Once a strip mine, this land could become a ‘history-making’ solar energy farm

This reclaimed strip mine might become a solar energy farm

This drone footage shows a reclaimed strip mine in Pike County, Ky., where investors are studying the potential for a large solar panel array. Video provided by Berkeley Energy Group.
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This drone footage shows a reclaimed strip mine in Pike County, Ky., where investors are studying the potential for a large solar panel array. Video provided by Berkeley Energy Group.

Developers are studying the potential to install tens of thousands of solar panels on a reclaimed surface mine in Pike County.

If the project becomes reality, it would bolster the economy in a place desperate for jobs and make the county — which long topped the state in mining coal — a key producer of renewable energy.

“This is really a history-making project for the region,” said Ryan Johns, an executive with Berkeley Energy Group, a Pike County company involved in the idea.

Partners in the project are studying a complex that would cover several hundred acres and produce 50 to 100 megawatts of electricity, said former state Auditor Adam Edelen, who is involved in the project. It’s not yet known how much it would cost to build the solar farm or how many people it would employ.

Edelen said the project would be the first large-scale solar array in Appalachia. At 100 megawatts, it would be the biggest solar energy farm in Kentucky.

Louisville Gas & Electric and Kentucky Utilities operate a 10-megawatt solary array in Mercer County, and East Kentucky Power Cooperative has announced plans for a 10-megawatt array in Clark County, said Kenya Stump, an assistant director at the state Energy and Environment Cabinet. Nationally, the average number of homes powered by one megawatt of solar power is 164, according to the Solar Energy Industries Association.

Berkeley is working with EDF Renewable Energy to explore the Pike County project, Johns and Edelen told the Herald-Leader on Monday.

Edelen, who formed a business consulting company called Edelen Strategic Ventures after leaving office at the end of 2015, said he and Johns are friends.

They came up with the idea for a renewable-energy project on reclaimed land held by Berkeley about a year ago and looked for a partner to help develop it. Berkeley once mined coal and holds title to thousands of acres of land.

Pursuing a solar project is not a bet against coal, but rather a way to keep producing energy, Johns said.

EDF is a subsidiary of a French company called EDF Energies Nouvelles that is a major player in the renewable-energy industry.

The company has developed 885 megawatts of solar projects in North America, Doug Copeland, development manager for the company, said Monday.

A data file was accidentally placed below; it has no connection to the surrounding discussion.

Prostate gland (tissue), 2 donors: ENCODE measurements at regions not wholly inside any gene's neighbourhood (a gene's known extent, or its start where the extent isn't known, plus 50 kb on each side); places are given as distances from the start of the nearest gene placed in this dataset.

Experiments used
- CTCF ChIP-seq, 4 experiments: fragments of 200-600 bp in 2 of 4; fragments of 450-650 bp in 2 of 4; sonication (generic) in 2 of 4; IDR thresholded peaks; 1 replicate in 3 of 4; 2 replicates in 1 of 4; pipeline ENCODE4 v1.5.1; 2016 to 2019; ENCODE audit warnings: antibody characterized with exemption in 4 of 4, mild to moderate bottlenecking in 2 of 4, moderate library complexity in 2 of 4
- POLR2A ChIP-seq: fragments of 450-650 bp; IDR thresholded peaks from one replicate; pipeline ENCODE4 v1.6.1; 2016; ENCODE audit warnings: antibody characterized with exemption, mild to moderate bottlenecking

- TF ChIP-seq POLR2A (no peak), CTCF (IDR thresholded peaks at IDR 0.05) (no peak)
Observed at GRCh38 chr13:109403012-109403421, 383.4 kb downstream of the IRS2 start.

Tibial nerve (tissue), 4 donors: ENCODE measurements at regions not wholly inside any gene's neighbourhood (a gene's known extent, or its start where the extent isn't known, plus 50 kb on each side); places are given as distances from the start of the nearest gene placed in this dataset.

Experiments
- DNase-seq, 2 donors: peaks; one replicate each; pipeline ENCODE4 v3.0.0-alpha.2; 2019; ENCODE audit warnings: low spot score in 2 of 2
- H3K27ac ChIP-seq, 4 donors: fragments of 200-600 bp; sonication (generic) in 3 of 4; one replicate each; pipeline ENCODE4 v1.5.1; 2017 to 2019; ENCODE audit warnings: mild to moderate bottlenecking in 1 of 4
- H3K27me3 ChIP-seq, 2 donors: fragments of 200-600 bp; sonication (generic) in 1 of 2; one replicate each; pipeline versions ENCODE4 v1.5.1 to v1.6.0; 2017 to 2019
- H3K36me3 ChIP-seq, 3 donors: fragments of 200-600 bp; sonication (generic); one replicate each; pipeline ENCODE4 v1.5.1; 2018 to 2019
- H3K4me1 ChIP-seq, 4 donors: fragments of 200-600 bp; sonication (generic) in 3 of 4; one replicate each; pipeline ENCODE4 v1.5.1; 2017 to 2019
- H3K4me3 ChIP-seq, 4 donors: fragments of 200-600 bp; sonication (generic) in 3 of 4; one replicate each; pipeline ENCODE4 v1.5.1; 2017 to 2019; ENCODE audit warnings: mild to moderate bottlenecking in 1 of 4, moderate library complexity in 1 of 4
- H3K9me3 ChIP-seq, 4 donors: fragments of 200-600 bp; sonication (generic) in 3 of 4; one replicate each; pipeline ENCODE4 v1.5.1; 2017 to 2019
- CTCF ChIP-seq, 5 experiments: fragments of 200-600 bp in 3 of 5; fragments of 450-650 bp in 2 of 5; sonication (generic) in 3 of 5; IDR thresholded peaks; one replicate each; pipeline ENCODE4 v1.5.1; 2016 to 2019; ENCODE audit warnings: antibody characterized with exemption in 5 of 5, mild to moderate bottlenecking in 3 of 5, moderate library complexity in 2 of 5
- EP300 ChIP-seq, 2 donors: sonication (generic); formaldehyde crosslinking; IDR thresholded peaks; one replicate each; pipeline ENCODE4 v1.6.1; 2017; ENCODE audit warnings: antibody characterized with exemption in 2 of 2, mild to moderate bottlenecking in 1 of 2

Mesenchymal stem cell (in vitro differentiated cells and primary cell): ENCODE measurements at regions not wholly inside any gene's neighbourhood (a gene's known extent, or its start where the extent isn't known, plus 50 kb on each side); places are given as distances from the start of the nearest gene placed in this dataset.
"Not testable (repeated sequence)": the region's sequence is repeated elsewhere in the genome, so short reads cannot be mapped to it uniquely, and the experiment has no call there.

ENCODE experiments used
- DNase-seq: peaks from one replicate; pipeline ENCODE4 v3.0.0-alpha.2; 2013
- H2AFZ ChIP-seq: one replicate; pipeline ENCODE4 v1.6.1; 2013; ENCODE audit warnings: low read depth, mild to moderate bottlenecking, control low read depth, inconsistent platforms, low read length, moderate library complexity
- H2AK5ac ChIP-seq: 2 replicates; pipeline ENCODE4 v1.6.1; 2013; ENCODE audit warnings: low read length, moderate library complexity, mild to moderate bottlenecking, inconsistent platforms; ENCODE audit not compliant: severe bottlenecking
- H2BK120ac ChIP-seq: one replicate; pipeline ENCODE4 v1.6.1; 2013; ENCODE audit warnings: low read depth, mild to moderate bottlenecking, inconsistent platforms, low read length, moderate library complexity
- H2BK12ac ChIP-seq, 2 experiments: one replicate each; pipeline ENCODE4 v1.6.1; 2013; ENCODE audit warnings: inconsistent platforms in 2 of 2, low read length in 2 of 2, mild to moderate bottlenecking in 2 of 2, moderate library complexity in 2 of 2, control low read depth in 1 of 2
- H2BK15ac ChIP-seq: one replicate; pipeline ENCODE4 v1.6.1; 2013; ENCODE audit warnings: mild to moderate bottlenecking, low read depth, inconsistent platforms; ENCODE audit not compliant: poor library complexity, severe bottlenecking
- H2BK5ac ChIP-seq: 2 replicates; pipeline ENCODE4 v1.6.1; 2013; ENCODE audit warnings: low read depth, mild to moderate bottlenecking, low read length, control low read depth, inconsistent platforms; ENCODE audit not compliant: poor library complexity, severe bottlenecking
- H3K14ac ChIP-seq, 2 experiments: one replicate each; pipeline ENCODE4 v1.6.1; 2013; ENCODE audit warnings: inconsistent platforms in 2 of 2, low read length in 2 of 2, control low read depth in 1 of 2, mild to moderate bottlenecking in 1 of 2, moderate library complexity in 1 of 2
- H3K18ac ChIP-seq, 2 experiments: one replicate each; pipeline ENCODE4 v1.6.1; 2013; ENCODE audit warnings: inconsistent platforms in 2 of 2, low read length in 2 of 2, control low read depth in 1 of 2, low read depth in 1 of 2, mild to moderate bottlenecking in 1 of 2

The potential for solar energy production is not as great in Eastern Kentucky as in the western end of the state, according to the National Renewable Energy Laboratory, but there are several reasons the project makes sense, backers said.

Berkeley’s access to land is a plus, for example, and a solar array in Eastern Kentucky could more easily sell power to customers in the northeast, Copeland said.

The project would connect to the electricity grid through a regional transmission organization called PJM, which includes several states — Ohio, Pennsylvania and New Jersey — that require utilities to offer a certain amount of electricity from renewable sources, including solar and wind. Western Kentucky is not part of that territory.

By working with a local company such as Berkeley, “we have the opportunity to combine the strengths of both companies to bring jobs and economic development to Appalachia,” Copeland said.

EDF would finance the project if studies show it is feasible, Johns said.

Edelen said he and Johns wanted a project that would help out-of-work coal miners.

The economy of the state’s eastern coalfield has been battered by a sharp downturn in the coal industry. There are a variety of factors to blame, including competition from cheap natural gas for power-plant customers, the threat of tougher federal regulations to protect air and water quality, and relatively high mining costs.

In 2016 alone, coal production in Pike County and the region dropped 40 percent from 2015, and the number of coal jobs in the county went down 30 percent, according to the state Energy and Environment Cabinet.

“Bringing together major players in both coal and renewable energy to build a solar farm on a mountaintop removal site, creating opportunity for out-of-work miners, is a once-in-a-lifetime project,” Edelen said.

Edelen said EDF and Berkeley have started environmental studies and are looking at potential sites. They are focusing on two large reclaimed pieces of land near Pikeville.

The partners have started the process of accessing the PJM grid, but the project isn’t set in stone.

Putting solar panels on a reclaimed mine is a different engineering challenge. Some mined sites have needed significant work to compact the soil before construction.

Studies to determine whether reclaimed mine sites would work for the giant solar array are likely to take the rest of the year, Edelen said.

The partners also have to study whether the project could be built at a cost that would allow it to turn a profit.

But Copeland said EDF is serious about the project, and Edelen and Johns said the company has had crews in Pike County several times for initial work.

“If it can be done, we’ll get it done,” Johns said.